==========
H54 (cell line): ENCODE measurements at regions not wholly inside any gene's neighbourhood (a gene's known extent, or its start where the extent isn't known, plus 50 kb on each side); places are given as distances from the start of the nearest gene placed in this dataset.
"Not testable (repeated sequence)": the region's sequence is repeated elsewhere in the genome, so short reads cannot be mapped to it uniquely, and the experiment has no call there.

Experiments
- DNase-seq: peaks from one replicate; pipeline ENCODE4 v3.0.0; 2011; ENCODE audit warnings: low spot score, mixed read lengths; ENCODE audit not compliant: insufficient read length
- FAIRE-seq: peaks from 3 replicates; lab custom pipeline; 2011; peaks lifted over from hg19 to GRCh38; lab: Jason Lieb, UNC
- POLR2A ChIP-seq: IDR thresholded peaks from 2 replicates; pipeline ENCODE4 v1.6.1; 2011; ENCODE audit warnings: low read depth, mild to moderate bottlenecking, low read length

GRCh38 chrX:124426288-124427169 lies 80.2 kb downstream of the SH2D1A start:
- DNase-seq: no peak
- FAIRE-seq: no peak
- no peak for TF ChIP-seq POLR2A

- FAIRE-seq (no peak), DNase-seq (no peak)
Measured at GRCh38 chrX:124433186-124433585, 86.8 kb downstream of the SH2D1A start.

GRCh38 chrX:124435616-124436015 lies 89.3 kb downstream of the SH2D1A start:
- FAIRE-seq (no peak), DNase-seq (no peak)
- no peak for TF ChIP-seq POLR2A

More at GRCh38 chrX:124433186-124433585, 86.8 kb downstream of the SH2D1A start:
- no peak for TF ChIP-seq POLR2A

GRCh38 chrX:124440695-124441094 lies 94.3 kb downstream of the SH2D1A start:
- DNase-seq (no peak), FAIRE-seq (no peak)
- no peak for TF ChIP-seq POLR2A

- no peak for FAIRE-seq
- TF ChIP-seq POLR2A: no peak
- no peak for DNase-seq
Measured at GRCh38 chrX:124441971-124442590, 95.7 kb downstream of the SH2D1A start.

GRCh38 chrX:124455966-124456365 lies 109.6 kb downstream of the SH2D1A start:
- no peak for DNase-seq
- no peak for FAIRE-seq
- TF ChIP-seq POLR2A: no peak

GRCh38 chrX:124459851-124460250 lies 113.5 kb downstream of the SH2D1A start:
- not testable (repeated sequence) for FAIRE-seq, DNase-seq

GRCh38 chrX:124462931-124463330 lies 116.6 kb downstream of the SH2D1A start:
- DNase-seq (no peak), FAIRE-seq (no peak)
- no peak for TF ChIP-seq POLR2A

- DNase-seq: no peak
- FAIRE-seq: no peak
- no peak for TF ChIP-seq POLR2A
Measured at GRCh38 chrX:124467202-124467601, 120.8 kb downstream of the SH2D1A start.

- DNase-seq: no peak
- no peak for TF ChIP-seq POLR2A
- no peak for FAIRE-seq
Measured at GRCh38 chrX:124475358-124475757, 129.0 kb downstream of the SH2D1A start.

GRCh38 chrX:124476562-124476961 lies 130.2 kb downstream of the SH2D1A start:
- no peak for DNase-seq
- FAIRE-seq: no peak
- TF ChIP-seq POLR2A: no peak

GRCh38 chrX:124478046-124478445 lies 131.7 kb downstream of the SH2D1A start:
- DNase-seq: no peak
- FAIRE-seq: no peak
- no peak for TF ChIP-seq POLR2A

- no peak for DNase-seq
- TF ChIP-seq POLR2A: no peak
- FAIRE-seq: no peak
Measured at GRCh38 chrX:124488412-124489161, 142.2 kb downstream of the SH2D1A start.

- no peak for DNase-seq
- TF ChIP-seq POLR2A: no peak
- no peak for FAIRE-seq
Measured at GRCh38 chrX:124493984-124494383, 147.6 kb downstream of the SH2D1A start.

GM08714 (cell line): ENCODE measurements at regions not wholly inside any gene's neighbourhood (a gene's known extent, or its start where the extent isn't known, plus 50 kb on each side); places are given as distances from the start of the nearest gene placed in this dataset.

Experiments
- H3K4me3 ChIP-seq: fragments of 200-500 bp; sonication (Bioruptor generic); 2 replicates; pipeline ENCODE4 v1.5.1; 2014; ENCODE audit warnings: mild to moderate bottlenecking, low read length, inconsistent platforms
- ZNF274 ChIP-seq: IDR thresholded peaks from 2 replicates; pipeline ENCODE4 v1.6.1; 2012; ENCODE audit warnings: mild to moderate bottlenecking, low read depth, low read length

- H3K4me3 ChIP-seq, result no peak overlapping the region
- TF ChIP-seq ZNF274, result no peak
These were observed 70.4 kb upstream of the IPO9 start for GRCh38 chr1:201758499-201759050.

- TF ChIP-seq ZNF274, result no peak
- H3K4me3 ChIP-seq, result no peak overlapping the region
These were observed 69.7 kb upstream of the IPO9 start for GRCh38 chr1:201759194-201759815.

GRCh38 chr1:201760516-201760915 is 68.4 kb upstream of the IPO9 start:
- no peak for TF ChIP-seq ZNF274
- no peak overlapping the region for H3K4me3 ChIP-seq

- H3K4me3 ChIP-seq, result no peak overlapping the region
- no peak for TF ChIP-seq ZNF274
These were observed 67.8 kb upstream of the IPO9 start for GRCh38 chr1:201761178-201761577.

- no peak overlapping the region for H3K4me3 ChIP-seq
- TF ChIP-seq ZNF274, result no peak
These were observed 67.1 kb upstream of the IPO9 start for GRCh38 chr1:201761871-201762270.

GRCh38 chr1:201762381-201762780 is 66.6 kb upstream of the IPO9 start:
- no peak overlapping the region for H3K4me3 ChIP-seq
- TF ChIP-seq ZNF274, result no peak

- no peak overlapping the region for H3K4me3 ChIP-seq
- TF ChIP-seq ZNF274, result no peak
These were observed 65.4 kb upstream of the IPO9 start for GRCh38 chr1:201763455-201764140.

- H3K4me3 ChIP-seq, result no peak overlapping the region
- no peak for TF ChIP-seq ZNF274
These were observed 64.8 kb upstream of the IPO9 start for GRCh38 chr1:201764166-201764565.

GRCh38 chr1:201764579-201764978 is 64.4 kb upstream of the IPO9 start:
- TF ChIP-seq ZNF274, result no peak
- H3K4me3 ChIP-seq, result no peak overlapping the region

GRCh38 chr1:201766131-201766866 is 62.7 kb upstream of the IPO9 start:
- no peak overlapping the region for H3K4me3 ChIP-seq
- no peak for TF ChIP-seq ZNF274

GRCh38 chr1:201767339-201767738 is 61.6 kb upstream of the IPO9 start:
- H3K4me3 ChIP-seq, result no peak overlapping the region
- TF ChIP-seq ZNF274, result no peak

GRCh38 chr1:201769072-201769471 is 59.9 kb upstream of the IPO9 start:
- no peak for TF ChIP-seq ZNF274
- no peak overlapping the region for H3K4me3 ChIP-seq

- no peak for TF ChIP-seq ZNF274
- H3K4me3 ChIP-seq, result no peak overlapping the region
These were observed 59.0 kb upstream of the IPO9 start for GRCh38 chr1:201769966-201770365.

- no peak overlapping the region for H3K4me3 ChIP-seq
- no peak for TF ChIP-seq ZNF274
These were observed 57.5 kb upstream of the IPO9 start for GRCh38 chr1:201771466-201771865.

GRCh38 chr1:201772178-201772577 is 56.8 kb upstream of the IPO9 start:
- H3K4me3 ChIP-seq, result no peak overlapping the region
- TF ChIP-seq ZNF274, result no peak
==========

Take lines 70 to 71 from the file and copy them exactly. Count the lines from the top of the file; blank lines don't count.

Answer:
- no peak overlapping the region for H3K4me3 ChIP-seq

- H3K4me3 ChIP-seq, result no peak overlapping the region